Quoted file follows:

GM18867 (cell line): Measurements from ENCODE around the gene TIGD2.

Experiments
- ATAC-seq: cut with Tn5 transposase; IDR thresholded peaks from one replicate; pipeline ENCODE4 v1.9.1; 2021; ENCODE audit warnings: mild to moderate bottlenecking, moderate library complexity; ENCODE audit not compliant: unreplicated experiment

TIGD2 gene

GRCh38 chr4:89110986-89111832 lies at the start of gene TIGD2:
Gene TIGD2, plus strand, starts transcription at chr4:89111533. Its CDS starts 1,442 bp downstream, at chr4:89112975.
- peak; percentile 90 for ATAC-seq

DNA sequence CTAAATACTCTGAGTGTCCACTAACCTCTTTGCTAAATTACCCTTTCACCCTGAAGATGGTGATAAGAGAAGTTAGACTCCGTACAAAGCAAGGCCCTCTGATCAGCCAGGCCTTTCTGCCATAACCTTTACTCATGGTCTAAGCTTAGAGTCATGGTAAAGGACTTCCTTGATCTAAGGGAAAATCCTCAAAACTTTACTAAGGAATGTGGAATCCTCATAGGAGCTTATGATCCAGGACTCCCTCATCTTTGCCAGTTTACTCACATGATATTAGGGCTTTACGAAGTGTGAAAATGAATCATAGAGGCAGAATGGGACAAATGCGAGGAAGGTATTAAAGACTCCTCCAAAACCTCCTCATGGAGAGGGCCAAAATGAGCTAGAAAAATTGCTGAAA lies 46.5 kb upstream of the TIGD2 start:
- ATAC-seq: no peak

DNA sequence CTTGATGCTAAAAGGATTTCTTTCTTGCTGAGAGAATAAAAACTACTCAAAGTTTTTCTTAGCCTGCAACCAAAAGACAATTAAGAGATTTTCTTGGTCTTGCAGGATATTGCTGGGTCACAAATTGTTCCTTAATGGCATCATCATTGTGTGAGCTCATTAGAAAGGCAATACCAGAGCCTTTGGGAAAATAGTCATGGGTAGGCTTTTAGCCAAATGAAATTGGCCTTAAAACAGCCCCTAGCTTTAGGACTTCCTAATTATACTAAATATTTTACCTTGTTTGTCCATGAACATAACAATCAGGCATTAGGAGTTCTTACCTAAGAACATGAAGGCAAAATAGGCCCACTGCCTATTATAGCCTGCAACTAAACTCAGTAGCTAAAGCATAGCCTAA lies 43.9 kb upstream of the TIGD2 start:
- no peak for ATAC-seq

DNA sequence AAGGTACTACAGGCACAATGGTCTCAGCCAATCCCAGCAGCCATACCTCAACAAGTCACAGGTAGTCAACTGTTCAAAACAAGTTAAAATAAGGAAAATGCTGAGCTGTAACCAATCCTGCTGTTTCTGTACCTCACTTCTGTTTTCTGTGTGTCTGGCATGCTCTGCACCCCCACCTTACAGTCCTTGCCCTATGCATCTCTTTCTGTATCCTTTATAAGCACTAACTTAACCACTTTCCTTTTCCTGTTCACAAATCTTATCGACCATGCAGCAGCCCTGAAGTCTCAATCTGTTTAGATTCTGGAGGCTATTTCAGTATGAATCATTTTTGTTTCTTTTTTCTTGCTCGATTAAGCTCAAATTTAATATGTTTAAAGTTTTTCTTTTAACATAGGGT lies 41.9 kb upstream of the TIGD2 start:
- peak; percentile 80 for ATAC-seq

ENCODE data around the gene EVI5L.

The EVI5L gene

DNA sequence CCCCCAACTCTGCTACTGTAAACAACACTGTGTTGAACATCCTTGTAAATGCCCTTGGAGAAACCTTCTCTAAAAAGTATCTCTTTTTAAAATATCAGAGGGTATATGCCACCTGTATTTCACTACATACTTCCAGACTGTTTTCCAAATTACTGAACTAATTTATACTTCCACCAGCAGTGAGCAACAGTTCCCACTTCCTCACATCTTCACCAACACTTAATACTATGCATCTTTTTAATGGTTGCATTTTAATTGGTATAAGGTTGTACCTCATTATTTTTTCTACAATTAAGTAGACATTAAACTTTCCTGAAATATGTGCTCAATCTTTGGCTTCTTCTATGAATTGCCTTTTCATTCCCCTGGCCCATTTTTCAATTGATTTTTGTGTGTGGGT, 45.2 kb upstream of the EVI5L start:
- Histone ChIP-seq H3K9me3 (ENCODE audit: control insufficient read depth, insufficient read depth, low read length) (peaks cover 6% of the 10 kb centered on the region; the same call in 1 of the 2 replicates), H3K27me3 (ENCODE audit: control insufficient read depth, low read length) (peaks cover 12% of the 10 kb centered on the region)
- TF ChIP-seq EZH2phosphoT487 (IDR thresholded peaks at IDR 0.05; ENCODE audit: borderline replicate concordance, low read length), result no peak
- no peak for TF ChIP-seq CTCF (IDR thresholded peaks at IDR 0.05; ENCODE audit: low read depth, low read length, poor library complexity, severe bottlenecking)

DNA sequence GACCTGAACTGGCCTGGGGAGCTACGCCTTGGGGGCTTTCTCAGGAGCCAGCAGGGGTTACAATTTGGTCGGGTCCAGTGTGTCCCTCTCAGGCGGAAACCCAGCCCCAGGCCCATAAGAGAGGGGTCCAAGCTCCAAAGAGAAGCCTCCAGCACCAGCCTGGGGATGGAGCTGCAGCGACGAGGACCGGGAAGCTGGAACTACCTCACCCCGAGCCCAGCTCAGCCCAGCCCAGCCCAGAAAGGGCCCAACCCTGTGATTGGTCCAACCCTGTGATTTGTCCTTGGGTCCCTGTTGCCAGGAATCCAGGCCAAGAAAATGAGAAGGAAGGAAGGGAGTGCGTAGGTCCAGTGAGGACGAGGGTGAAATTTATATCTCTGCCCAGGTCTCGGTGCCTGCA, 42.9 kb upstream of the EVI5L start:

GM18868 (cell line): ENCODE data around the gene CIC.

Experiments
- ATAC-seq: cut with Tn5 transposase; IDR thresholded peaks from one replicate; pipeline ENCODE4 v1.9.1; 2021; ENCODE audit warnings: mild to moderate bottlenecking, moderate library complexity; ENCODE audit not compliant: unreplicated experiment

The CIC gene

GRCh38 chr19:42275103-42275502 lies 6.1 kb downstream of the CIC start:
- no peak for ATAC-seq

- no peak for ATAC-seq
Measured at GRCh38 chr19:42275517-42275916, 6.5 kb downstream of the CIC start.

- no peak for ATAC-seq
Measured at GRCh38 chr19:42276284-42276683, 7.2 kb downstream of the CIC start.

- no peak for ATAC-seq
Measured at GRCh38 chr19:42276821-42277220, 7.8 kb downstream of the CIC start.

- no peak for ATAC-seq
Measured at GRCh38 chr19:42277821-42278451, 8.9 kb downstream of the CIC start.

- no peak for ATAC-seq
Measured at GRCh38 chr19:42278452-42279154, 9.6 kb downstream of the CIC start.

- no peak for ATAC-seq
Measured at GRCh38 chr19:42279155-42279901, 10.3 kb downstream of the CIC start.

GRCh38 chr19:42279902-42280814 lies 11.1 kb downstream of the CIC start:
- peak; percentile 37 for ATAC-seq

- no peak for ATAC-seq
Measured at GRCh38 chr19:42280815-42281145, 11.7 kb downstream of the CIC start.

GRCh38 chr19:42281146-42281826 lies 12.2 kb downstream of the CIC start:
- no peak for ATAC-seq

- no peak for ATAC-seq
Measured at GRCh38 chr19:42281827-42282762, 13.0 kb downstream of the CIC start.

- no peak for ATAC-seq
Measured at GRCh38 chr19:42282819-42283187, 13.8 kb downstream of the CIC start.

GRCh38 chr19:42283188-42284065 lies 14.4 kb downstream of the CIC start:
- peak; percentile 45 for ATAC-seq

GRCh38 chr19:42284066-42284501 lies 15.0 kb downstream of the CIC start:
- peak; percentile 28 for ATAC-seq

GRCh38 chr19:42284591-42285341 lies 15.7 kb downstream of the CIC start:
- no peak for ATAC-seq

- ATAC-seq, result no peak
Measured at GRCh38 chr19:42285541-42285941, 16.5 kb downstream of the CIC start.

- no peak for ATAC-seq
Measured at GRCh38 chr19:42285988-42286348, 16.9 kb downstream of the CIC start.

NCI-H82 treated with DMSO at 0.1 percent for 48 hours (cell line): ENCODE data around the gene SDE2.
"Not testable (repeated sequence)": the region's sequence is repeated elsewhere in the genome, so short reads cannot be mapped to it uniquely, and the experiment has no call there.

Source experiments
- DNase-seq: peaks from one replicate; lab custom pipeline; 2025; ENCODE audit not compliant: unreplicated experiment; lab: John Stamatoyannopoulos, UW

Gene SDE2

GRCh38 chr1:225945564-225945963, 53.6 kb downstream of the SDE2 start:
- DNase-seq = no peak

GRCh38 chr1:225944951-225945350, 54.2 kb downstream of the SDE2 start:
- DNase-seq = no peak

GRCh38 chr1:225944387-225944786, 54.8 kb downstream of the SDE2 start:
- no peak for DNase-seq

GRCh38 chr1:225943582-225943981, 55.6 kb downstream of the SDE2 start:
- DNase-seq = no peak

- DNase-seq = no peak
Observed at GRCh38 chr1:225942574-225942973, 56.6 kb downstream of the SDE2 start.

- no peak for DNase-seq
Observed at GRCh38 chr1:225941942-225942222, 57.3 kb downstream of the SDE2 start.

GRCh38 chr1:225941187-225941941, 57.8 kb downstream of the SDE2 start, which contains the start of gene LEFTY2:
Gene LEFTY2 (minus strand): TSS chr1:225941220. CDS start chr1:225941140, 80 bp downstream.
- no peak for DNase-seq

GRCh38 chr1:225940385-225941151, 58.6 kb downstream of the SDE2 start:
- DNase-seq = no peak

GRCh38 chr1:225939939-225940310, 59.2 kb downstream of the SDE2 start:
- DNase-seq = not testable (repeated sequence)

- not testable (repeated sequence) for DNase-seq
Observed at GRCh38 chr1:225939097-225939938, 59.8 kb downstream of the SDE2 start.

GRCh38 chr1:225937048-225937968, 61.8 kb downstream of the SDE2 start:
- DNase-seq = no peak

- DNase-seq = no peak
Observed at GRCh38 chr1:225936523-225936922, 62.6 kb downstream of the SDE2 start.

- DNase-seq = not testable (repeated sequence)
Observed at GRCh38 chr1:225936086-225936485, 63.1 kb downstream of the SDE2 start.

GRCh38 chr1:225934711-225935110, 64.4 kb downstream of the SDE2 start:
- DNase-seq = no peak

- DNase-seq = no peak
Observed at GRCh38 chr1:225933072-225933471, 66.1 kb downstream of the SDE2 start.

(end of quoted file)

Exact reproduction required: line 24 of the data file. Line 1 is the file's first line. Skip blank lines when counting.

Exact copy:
The CIC gene